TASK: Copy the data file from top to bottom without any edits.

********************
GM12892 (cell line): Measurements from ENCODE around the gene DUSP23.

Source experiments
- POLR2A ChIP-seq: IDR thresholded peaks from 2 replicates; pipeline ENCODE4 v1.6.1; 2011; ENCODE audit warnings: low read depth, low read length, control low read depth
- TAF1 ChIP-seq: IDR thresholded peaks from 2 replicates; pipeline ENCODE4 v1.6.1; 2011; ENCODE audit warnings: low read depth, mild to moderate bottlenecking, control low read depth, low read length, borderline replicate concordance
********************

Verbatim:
GM12892 (cell line): Measurements from ENCODE around the gene DUSP23.

Source experiments
- POLR2A ChIP-seq: IDR thresholded peaks from 2 replicates; pipeline ENCODE4 v1.6.1; 2011; ENCODE audit warnings: low read depth, low read length, control low read depth
- TAF1 ChIP-seq: IDR thresholded peaks from 2 replicates; pipeline ENCODE4 v1.6.1; 2011; ENCODE audit warnings: low read depth, mild to moderate bottlenecking, control low read depth, low read length, borderline replicate concordance